Hair loss is an increasingly common problem among both men and women, as stress takes its toll on our crowning glory.
To mark Hair Loss Awareness month experts give advice on this distressing and demoralising condition.
Hair loss is hard enough to suffer in itself, but it can be particularly difficult to cope with in our appearance-obsessed society.
Yet it is often seen as a taboo subject, particularly by women. Many suffer in silence because they are reluctant to admit to a problem which they may feel strikes at the heart of their femininity.
In reality, more than 25 per cent of women have experienced hair thinning or hair loss at some point, and it’s estimated that the problem affects eight million women in the UK.
May is Hair Loss Awareness month and designer and former singer Pearl Lowe, 43, has spoken out for the first time about her experience of hair loss.
“It does affect how you feel about yourself and can really get you down,” she says.
Despite a healthy lifestyle, a few years ago Lowe started to feel permanently exhausted. Distressingly, her hair started getting thinner.
“I felt really down and not myself and totally lacking in energy despite the fact that I eat healthily and swim daily,” she says.
“It was worrying as I couldn’t understand it and the hair loss was particularly upsetting.”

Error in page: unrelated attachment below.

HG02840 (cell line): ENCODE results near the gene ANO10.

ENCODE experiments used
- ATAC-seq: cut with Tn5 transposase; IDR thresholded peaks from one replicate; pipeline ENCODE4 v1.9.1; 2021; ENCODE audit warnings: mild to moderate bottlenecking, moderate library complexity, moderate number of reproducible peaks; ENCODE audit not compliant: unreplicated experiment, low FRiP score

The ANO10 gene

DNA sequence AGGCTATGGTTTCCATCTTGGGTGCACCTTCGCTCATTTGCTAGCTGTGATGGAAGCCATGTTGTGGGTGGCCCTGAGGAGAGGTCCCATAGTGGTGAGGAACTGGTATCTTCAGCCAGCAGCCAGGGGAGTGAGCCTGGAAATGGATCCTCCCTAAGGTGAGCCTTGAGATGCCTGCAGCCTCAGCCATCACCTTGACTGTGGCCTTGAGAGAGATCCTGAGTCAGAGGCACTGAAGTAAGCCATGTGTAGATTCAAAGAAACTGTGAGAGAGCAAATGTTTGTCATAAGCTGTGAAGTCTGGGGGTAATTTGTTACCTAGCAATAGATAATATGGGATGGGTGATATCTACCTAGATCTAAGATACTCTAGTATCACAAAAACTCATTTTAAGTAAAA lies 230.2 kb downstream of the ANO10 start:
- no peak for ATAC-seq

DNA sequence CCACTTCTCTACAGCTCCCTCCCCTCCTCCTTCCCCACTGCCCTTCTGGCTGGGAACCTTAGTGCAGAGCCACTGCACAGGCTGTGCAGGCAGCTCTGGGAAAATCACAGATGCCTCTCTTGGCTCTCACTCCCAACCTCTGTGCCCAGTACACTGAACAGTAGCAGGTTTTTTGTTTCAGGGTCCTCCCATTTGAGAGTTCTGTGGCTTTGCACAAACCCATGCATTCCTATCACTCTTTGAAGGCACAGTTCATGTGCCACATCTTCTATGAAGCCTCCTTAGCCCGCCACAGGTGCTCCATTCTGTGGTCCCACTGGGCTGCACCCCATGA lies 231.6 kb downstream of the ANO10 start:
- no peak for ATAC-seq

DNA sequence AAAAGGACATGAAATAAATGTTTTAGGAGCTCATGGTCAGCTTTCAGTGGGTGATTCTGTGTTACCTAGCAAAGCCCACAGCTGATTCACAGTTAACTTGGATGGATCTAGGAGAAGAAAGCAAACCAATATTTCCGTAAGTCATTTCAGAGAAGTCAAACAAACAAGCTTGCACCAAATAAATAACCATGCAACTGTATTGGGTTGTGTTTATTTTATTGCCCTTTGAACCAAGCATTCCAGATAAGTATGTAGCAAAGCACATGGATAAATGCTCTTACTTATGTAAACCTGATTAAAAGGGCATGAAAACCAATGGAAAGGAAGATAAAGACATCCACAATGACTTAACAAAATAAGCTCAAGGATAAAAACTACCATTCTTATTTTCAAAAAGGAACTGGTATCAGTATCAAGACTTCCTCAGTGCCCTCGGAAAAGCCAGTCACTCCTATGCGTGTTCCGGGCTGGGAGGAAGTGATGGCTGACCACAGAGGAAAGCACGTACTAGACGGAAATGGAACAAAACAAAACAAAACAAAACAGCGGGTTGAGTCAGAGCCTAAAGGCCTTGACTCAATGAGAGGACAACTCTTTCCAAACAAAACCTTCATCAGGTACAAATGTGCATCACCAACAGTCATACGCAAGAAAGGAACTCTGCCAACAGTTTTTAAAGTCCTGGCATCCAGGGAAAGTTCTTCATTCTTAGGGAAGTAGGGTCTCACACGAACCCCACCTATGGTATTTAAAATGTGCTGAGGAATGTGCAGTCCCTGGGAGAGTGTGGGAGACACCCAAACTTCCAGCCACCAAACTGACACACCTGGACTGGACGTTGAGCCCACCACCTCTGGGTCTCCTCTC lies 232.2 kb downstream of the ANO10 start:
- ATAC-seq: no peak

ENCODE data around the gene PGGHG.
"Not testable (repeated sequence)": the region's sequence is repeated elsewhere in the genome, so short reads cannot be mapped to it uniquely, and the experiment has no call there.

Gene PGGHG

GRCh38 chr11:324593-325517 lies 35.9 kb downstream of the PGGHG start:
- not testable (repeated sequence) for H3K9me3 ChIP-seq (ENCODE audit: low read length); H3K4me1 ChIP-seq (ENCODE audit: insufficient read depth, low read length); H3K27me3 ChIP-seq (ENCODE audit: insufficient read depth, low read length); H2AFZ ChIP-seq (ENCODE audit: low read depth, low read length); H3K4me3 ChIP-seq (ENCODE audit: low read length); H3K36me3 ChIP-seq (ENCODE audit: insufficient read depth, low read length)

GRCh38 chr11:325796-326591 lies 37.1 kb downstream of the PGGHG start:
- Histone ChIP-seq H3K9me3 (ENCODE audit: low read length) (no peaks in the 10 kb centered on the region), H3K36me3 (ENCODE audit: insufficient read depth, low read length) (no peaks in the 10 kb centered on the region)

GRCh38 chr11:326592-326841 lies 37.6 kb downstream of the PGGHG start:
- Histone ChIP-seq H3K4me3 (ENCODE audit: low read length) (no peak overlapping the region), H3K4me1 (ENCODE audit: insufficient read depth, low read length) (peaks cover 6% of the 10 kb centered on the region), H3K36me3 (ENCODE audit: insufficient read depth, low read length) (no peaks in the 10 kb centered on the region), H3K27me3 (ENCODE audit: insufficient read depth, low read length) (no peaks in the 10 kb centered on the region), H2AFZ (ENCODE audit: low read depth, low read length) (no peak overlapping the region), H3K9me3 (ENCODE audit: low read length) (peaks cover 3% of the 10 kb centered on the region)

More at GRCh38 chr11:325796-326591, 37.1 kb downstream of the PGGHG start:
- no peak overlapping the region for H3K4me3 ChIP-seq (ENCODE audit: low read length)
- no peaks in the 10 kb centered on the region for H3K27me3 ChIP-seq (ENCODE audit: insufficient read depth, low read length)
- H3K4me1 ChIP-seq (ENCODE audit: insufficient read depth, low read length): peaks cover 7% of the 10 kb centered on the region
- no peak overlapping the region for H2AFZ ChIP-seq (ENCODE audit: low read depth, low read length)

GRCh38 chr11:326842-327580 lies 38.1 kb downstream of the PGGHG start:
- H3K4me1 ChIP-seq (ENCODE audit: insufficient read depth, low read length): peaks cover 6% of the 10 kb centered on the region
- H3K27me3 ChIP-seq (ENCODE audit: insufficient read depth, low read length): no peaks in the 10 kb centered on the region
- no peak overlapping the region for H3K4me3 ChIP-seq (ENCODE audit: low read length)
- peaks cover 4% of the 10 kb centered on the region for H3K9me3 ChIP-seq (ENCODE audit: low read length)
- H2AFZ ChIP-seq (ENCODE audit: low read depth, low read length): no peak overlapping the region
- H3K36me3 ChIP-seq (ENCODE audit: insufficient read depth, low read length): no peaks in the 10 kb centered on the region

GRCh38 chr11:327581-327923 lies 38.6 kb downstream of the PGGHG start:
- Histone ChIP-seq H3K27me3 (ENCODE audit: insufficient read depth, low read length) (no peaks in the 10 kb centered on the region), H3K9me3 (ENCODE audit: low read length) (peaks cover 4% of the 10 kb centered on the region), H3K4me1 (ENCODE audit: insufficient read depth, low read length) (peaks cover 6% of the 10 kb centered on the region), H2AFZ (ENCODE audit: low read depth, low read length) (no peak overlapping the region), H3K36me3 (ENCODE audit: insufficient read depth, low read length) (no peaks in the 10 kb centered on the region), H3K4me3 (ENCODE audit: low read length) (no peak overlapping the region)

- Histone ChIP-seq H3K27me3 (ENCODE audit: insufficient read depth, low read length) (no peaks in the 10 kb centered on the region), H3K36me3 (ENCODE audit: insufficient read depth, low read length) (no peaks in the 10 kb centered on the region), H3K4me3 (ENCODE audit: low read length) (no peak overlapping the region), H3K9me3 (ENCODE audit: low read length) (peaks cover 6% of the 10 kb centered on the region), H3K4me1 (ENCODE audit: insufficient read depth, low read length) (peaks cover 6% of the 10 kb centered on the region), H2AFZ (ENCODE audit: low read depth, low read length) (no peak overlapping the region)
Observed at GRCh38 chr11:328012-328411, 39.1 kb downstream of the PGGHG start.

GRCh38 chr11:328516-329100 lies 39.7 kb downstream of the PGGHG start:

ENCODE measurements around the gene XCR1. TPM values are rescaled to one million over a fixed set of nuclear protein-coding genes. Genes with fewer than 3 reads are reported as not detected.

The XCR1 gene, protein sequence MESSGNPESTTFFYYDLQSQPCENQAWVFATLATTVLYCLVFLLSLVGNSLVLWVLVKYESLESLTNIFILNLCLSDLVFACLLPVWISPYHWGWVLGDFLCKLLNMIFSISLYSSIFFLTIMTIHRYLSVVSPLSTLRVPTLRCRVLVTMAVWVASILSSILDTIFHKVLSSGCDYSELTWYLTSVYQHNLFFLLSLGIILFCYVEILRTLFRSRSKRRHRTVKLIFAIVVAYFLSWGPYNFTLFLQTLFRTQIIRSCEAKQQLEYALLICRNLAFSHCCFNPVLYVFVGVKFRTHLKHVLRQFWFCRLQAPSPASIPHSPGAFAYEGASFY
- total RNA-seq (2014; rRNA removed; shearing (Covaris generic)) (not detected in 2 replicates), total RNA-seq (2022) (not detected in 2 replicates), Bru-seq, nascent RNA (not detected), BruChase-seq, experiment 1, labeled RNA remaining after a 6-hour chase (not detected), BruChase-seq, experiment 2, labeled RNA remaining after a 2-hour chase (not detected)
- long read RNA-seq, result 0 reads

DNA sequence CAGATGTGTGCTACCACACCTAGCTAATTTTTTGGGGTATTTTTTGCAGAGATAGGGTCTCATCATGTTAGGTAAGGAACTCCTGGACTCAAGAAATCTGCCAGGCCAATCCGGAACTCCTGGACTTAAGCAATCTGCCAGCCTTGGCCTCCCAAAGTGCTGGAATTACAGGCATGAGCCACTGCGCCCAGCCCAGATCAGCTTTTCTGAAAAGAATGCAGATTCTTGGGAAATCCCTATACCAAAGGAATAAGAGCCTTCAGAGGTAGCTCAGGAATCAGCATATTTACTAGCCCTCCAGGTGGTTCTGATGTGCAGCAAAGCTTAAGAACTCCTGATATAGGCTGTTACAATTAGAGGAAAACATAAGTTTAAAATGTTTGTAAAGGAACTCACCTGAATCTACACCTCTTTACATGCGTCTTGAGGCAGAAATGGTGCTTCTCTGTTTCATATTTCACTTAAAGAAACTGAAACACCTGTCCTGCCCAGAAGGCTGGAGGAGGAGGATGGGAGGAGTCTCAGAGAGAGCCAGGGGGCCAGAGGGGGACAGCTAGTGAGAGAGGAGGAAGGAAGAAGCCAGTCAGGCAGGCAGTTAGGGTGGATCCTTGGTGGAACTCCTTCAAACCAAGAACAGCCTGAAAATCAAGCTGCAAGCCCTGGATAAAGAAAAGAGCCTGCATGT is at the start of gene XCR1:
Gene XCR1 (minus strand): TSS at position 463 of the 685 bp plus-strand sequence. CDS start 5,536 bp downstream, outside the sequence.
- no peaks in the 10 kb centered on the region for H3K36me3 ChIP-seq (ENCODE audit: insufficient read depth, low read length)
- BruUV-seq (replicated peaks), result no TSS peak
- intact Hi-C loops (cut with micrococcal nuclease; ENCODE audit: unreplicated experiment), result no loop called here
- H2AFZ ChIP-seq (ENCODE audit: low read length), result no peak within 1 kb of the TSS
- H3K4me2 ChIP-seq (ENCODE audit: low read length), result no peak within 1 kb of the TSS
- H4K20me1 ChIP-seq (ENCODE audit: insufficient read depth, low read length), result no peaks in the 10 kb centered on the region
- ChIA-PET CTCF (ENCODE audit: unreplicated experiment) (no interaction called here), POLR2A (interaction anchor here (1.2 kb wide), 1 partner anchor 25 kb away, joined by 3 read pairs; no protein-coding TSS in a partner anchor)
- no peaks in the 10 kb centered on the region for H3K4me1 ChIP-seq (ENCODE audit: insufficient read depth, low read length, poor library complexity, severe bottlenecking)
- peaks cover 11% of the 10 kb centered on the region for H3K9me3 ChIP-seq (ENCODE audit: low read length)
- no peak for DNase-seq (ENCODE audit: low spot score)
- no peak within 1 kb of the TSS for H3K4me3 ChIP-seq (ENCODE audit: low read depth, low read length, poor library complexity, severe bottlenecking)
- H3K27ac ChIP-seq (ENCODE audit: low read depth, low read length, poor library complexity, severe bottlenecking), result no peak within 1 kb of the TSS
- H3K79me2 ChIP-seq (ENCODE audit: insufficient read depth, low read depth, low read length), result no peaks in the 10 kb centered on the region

Dr Wendy Denning, a GP with a specific interest in women’s health and natural health, says: “I have seen many cases of thinning hair and hair loss over the years.
“Although most people think of hair loss in men, it is surprisingly common in women after the menopause and increasingly in young women.
“Of course, there are many reasons for it including hormonal changes, poor nutrition, certain medications and over-styling - but one of the most common reasons that is on the rise is stress-related hair loss.”
Treatment is aimed at helping sufferers manage their lives with less stress, and a diet which supports hair growth. Dr Denning also recommends Nourkrin, a natural food supplement to boost hair.
“Many of my patients are living busy lives and finding it difficult to cope with the demands of work, family and life in general,” she says.
“This stress often manifests itself in their diet and their appearance, and in particular their hair.”